So when they had finished breakfast, Jesus said to Simon Peter,“Simon, son of John, do you love Me more than these?” He said to Him, “Yes, Lord; You know that I love You.” He said to him,“Tend My lambs.” He said to him again a second time, “Simon, son of John, do you love Me?” He said to Him, “Yes, Lord; You know that I love You.” He said to him, “Shepherd My sheep.” He said to him the third time, “Simon, son of John, do you love Me?” Peter was grieved because He said to him the third time, “Do you love Me?” And he said to Him, “Lord, You know all things; You know that I love You.” Jesus said to him, “Tend My sheep.”
Kathy Ormsby was a success story: a dean’s list student at North Carolina State University; a premed major; an All-American distance runner. In April, 1986 she set an American collegiate record for 10,000 meters. She qualified for the NCAA championships in 3000, 5000, and 10,000 meters. She was a celebrity, and everything seemed so right for this twenty-one-year-old junior in college.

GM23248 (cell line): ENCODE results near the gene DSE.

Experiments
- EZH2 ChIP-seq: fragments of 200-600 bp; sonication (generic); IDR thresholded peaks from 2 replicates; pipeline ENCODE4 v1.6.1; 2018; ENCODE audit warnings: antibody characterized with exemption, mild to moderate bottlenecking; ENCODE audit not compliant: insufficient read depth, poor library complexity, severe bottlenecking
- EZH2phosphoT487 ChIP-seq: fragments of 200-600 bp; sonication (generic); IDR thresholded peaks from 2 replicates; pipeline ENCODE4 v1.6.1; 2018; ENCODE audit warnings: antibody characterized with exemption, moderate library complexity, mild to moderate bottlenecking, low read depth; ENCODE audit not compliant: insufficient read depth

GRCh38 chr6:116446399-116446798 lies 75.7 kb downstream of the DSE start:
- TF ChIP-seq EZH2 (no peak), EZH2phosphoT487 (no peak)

But something was dangerously wrong. She was obsessed with winning but felt empty. No matter how much she won. In June, 1986 she began the 10,000 meter run at the NCAA track championships. At 6500 meters, she abruptly quit. She turned and jogged out of the stadium, ran to a bridge two blocks away, and jumped. She fell forty feet onto a flood plain. She was paralyzed from the chest down, and will never run again.
In today’s text, Jesus is restoring Peter from his denial and betrayal of Him. In loving mercy our Lord takes broken, empty people and makes them whole and useful for His purposes. That purpose is to know Him and to glorify Him. Brokenness is defined as being totally subdued; humbled; weakened and infirmed; crushed by grief. It’s not bad to find yourself in that condition; after all . . . God uses broken things.